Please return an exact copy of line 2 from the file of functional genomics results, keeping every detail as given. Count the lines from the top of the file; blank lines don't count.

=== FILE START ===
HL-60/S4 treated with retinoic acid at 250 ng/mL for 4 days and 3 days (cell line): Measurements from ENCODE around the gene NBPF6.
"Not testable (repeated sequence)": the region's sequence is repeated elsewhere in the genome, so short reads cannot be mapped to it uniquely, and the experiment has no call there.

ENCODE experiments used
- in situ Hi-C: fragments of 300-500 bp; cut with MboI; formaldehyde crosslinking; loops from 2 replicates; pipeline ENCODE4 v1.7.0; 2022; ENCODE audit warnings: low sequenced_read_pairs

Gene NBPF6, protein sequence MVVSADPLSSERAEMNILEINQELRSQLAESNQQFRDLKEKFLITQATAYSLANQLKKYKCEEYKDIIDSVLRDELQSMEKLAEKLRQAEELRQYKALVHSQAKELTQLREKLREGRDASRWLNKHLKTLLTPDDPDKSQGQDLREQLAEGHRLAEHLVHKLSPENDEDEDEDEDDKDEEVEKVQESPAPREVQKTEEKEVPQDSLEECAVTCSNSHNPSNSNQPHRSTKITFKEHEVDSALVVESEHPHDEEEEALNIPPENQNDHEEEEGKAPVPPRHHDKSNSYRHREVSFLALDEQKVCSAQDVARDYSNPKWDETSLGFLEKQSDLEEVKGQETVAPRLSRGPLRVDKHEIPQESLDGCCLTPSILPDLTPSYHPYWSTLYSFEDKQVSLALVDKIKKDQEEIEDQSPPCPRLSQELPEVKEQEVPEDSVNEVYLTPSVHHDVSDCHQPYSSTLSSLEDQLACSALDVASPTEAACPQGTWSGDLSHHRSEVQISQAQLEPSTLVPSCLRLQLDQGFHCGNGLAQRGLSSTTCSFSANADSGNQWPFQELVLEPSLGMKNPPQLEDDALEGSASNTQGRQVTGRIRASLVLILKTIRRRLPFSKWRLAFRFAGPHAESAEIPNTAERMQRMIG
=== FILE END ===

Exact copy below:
"Not testable (repeated sequence)": the region's sequence is repeated elsewhere in the genome, so short reads cannot be mapped to it uniquely, and the experiment has no call there.